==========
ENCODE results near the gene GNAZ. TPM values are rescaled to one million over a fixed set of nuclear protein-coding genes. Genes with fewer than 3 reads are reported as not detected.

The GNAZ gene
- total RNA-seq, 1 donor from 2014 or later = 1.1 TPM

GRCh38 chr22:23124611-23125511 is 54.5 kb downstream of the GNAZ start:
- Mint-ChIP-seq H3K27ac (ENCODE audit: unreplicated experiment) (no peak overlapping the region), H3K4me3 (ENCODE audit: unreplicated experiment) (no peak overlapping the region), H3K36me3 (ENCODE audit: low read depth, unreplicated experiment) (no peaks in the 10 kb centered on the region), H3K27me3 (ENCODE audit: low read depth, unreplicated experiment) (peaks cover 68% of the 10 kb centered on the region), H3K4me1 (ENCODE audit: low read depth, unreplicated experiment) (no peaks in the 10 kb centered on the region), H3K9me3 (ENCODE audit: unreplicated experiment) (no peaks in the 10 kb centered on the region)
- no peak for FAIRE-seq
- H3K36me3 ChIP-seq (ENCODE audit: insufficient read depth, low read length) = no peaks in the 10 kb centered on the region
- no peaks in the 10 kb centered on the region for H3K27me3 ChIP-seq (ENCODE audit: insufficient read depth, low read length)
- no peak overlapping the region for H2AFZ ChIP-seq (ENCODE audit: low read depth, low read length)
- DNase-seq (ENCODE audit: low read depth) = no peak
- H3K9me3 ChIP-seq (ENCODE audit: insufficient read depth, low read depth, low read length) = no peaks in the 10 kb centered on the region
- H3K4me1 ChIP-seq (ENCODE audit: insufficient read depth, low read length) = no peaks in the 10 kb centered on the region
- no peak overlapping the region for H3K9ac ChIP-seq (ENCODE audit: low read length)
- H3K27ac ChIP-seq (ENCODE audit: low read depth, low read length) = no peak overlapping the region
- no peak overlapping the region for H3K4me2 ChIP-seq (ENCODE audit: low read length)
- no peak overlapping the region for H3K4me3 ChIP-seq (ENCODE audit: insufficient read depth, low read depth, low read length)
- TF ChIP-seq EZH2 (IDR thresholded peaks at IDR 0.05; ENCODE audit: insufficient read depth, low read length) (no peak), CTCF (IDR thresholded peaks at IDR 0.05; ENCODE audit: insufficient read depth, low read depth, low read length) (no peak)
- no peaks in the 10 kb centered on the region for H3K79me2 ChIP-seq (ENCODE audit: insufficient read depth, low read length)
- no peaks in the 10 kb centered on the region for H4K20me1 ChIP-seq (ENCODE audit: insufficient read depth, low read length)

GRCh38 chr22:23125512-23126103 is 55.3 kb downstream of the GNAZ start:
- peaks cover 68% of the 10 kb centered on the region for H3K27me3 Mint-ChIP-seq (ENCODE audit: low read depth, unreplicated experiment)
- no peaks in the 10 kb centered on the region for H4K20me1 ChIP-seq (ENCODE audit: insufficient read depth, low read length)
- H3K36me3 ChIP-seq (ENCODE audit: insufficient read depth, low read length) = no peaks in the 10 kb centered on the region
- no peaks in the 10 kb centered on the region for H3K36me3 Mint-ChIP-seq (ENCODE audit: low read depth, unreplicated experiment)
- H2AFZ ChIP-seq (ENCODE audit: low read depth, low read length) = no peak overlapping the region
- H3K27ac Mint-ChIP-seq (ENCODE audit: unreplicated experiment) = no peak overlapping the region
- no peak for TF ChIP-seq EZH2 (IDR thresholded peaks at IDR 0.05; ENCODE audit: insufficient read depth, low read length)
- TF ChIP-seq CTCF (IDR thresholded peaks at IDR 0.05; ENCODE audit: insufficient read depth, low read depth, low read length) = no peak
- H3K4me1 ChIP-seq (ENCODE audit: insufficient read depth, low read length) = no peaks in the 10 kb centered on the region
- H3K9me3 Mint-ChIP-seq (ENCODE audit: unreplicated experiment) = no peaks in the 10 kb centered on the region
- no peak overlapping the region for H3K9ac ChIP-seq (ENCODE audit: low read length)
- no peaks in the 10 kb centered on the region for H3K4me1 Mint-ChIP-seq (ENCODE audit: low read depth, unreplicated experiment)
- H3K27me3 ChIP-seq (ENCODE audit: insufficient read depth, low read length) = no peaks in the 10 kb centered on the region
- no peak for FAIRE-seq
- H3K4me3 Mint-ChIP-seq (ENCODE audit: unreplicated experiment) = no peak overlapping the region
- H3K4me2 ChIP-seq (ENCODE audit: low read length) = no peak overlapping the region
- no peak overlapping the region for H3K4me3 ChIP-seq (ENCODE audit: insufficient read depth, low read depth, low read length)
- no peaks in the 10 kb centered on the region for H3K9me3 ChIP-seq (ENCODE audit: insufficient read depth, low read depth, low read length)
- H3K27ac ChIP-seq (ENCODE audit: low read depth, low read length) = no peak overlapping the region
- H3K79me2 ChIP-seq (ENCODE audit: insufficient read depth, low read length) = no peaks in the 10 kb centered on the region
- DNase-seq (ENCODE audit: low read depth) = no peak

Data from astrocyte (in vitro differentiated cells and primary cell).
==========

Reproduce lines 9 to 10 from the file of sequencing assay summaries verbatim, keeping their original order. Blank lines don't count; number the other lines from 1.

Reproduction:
- no peak overlapping the region for H2AFZ ChIP-seq (ENCODE audit: low read depth, low read length)
- DNase-seq (ENCODE audit: low read depth) = no peak